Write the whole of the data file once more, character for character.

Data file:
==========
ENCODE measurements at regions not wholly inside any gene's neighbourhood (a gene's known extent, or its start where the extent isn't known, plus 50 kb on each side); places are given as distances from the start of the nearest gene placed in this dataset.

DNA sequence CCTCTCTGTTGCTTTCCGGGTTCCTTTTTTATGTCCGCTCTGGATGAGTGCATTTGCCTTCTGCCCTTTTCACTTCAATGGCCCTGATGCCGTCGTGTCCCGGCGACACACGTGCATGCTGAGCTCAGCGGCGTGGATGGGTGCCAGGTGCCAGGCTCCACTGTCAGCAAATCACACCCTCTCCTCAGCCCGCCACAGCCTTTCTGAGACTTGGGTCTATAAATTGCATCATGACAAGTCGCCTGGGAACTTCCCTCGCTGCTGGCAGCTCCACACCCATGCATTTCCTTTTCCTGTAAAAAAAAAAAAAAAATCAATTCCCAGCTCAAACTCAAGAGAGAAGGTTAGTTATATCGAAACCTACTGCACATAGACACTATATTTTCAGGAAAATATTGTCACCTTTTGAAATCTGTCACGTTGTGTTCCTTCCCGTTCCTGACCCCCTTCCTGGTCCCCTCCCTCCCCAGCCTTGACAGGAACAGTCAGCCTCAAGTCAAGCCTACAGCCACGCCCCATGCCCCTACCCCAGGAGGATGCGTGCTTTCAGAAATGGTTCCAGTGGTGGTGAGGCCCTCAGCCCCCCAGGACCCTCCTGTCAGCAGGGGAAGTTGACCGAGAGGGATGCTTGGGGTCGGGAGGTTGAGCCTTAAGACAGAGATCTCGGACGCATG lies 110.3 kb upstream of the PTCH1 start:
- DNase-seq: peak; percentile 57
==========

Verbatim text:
ENCODE measurements at regions not wholly inside any gene's neighbourhood (a gene's known extent, or its start where the extent isn't known, plus 50 kb on each side); places are given as distances from the start of the nearest gene placed in this dataset.

DNA sequence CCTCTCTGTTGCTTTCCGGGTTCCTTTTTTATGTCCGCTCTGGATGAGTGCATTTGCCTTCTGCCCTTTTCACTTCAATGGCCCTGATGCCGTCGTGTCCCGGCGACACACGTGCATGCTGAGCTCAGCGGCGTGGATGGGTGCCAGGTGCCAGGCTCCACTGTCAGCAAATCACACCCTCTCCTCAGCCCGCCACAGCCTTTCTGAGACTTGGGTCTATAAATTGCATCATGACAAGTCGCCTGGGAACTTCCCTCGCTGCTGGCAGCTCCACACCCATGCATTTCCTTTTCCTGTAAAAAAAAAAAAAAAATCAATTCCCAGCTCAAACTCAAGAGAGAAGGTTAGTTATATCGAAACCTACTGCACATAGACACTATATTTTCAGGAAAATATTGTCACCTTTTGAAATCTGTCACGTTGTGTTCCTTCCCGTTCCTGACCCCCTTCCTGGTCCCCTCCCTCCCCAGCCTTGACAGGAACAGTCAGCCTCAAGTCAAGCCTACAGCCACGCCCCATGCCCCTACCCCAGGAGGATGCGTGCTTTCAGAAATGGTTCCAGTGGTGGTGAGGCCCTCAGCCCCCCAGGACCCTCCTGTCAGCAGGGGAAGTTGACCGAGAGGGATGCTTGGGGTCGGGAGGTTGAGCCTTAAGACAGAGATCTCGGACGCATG lies 110.3 kb upstream of the PTCH1 start:
- DNase-seq: peak; percentile 57